A survey conducted by the Employee Benefit Research Institute covered a broad range of retirement savings and planning topics. The 2010 survey is the 20th annual study. Generally, the current survey showed that record low confidence levels measured during 2008 and 2009 have bottomed out. Retiree confidence also bottomed out, although there are only 19% of retirees who are confident that they will have a financially secure retirement.
One area where confidence has not bottomed out involves Social Security. Highlights of current-year statistics on this subject are:
- Only 77% of respondents believed they would receive any social security benefits, meaning almost a quarter of workers thought that Social Security would be worthless to them in terms of any meaningful benefits received. This is the lowest amount reported for any year.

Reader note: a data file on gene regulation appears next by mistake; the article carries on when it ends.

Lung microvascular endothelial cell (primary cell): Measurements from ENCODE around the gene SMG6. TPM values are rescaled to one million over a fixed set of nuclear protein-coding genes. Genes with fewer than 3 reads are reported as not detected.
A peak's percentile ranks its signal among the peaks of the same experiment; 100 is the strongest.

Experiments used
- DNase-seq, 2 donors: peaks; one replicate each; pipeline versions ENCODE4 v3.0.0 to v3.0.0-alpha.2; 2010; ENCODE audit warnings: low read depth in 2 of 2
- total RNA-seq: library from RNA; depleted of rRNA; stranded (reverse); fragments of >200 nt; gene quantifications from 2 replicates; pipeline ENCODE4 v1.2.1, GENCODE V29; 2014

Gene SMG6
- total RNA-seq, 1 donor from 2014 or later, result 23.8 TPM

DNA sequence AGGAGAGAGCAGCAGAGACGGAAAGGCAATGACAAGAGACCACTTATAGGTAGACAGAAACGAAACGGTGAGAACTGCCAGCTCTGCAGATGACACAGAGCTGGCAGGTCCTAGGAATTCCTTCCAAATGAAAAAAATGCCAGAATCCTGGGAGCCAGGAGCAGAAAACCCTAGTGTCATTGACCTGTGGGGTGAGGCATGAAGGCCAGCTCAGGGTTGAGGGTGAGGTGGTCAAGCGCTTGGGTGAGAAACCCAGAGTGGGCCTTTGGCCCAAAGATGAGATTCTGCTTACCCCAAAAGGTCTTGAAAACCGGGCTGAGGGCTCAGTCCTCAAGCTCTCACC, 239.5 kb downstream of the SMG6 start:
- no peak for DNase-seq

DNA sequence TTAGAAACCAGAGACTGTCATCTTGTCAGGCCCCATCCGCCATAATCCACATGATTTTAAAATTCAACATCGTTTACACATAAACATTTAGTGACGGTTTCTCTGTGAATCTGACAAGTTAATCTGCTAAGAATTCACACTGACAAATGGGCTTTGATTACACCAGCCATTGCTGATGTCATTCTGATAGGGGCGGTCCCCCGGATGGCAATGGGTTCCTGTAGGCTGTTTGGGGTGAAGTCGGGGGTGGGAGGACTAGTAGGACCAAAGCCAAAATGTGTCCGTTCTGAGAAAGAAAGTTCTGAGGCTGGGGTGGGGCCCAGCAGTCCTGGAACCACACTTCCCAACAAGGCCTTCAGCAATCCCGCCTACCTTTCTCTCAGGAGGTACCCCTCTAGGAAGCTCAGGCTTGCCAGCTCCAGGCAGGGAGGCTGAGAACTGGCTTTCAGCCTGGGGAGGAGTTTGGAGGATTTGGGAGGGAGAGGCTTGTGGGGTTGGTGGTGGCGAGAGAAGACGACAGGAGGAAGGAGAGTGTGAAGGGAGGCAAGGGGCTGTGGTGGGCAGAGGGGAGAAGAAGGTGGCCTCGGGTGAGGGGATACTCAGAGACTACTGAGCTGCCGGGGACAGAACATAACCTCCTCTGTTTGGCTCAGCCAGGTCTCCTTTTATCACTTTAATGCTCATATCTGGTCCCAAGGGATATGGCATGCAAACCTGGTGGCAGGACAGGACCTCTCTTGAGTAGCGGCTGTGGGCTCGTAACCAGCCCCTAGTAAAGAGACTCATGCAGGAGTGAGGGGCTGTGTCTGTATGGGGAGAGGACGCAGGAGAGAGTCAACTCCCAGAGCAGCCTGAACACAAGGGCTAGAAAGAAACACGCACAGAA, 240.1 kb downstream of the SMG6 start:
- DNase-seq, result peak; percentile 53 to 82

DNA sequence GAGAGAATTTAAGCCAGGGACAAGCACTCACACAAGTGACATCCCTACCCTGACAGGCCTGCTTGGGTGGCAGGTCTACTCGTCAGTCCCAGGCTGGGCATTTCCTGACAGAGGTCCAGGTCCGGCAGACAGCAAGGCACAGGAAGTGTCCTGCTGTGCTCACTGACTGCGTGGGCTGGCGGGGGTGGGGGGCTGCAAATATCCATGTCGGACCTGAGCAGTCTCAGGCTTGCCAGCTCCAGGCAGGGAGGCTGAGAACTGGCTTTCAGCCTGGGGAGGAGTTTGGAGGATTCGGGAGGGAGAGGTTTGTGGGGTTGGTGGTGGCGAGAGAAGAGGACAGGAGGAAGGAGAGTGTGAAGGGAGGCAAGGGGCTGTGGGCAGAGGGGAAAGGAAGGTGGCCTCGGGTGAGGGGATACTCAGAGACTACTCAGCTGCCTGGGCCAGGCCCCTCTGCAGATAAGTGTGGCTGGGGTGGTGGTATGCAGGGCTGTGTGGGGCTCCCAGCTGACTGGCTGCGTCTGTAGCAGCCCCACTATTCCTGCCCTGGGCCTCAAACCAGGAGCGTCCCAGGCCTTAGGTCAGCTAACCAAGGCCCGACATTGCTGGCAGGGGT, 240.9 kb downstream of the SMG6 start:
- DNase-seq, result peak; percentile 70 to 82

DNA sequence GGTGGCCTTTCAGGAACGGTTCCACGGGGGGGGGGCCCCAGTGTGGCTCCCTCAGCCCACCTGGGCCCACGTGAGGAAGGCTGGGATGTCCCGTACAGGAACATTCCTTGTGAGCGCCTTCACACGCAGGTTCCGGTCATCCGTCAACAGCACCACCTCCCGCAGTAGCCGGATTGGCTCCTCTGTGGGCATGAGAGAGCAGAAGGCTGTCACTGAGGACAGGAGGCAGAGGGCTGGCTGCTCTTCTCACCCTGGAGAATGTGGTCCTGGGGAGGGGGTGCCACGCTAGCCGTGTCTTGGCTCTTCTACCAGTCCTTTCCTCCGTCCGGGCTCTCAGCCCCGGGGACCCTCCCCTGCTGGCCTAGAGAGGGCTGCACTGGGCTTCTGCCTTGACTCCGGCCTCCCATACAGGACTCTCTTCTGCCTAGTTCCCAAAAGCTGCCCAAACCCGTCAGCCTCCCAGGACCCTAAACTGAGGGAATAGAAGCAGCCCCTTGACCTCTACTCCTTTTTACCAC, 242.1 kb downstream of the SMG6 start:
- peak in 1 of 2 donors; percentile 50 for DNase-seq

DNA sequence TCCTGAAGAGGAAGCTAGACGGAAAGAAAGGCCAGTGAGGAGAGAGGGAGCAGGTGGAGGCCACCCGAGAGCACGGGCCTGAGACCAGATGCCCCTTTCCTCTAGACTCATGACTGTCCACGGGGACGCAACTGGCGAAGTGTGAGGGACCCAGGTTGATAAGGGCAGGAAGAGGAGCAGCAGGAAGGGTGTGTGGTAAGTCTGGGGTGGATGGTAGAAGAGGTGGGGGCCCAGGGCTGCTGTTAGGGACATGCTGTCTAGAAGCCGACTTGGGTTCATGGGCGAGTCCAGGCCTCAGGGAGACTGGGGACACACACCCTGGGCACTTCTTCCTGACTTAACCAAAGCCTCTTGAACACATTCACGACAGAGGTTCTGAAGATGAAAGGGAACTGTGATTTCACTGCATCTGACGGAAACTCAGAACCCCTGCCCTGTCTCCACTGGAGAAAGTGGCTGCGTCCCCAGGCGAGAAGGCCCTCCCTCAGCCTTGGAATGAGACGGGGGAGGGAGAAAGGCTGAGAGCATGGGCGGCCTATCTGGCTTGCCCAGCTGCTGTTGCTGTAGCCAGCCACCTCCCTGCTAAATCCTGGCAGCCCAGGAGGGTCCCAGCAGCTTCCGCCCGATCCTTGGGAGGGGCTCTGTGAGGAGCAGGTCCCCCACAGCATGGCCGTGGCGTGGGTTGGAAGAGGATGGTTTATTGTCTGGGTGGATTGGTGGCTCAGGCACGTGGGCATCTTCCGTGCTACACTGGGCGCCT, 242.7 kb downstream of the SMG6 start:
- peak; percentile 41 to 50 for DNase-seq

- Only 30% of workers were very confident or somewhat confident that Social Security would provide benefits at least equal to the value of benefits received by retires today. A full 37% of workers were not at all confident that Social Security will continue to provide such benefits.
These statistics reflect reality that has been known for years. For example, three years ago, we summarized “The Citizen’s Guide to the 2007 Financial Report of the United States Government”. The report included significant challenges involving Social Security and Medicare.